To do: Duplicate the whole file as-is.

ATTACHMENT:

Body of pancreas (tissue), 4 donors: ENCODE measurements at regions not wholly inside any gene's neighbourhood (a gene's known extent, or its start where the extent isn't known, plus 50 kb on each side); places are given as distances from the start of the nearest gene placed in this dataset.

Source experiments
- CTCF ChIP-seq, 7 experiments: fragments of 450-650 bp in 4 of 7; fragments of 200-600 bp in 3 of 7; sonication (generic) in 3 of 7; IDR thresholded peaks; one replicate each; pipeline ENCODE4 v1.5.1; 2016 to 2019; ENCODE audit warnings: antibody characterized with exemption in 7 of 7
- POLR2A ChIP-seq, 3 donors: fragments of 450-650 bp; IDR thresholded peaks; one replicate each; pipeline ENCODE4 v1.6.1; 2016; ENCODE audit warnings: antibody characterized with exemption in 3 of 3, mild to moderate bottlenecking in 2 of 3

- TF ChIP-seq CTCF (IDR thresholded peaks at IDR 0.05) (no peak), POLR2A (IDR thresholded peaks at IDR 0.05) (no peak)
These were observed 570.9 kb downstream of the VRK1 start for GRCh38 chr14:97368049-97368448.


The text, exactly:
Body of pancreas (tissue), 4 donors: ENCODE measurements at regions not wholly inside any gene's neighbourhood (a gene's known extent, or its start where the extent isn't known, plus 50 kb on each side); places are given as distances from the start of the nearest gene placed in this dataset.

Source experiments
- CTCF ChIP-seq, 7 experiments: fragments of 450-650 bp in 4 of 7; fragments of 200-600 bp in 3 of 7; sonication (generic) in 3 of 7; IDR thresholded peaks; one replicate each; pipeline ENCODE4 v1.5.1; 2016 to 2019; ENCODE audit warnings: antibody characterized with exemption in 7 of 7
- POLR2A ChIP-seq, 3 donors: fragments of 450-650 bp; IDR thresholded peaks; one replicate each; pipeline ENCODE4 v1.6.1; 2016; ENCODE audit warnings: antibody characterized with exemption in 3 of 3, mild to moderate bottlenecking in 2 of 3

- TF ChIP-seq CTCF (IDR thresholded peaks at IDR 0.05) (no peak), POLR2A (IDR thresholded peaks at IDR 0.05) (no peak)
These were observed 570.9 kb downstream of the VRK1 start for GRCh38 chr14:97368049-97368448.